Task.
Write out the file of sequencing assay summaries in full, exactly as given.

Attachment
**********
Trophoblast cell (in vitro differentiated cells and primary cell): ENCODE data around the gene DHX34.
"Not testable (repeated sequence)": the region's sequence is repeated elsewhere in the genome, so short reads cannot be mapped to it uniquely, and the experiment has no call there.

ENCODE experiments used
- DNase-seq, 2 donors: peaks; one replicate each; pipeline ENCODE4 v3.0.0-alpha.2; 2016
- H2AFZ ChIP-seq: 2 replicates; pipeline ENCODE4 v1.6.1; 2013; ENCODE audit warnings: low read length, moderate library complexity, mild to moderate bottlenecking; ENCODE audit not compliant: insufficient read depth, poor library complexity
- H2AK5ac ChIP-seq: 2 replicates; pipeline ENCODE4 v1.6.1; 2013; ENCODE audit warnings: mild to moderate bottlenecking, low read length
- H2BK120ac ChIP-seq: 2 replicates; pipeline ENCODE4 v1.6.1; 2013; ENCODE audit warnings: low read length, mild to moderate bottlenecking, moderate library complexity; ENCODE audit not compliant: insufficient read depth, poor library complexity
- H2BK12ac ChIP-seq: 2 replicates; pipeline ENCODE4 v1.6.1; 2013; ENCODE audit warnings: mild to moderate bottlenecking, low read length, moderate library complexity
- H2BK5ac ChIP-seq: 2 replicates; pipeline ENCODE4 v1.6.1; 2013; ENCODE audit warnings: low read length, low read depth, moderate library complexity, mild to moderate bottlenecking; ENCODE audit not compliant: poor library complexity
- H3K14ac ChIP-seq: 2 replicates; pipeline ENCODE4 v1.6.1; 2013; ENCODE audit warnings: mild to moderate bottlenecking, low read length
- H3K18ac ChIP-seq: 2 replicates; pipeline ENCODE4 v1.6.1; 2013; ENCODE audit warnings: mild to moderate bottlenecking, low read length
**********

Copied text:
Trophoblast cell (in vitro differentiated cells and primary cell): ENCODE data around the gene DHX34.
"Not testable (repeated sequence)": the region's sequence is repeated elsewhere in the genome, so short reads cannot be mapped to it uniquely, and the experiment has no call there.

ENCODE experiments used
- DNase-seq, 2 donors: peaks; one replicate each; pipeline ENCODE4 v3.0.0-alpha.2; 2016
- H2AFZ ChIP-seq: 2 replicates; pipeline ENCODE4 v1.6.1; 2013; ENCODE audit warnings: low read length, moderate library complexity, mild to moderate bottlenecking; ENCODE audit not compliant: insufficient read depth, poor library complexity
- H2AK5ac ChIP-seq: 2 replicates; pipeline ENCODE4 v1.6.1; 2013; ENCODE audit warnings: mild to moderate bottlenecking, low read length
- H2BK120ac ChIP-seq: 2 replicates; pipeline ENCODE4 v1.6.1; 2013; ENCODE audit warnings: low read length, mild to moderate bottlenecking, moderate library complexity; ENCODE audit not compliant: insufficient read depth, poor library complexity
- H2BK12ac ChIP-seq: 2 replicates; pipeline ENCODE4 v1.6.1; 2013; ENCODE audit warnings: mild to moderate bottlenecking, low read length, moderate library complexity
- H2BK5ac ChIP-seq: 2 replicates; pipeline ENCODE4 v1.6.1; 2013; ENCODE audit warnings: low read length, low read depth, moderate library complexity, mild to moderate bottlenecking; ENCODE audit not compliant: poor library complexity
- H3K14ac ChIP-seq: 2 replicates; pipeline ENCODE4 v1.6.1; 2013; ENCODE audit warnings: mild to moderate bottlenecking, low read length
- H3K18ac ChIP-seq: 2 replicates; pipeline ENCODE4 v1.6.1; 2013; ENCODE audit warnings: mild to moderate bottlenecking, low read length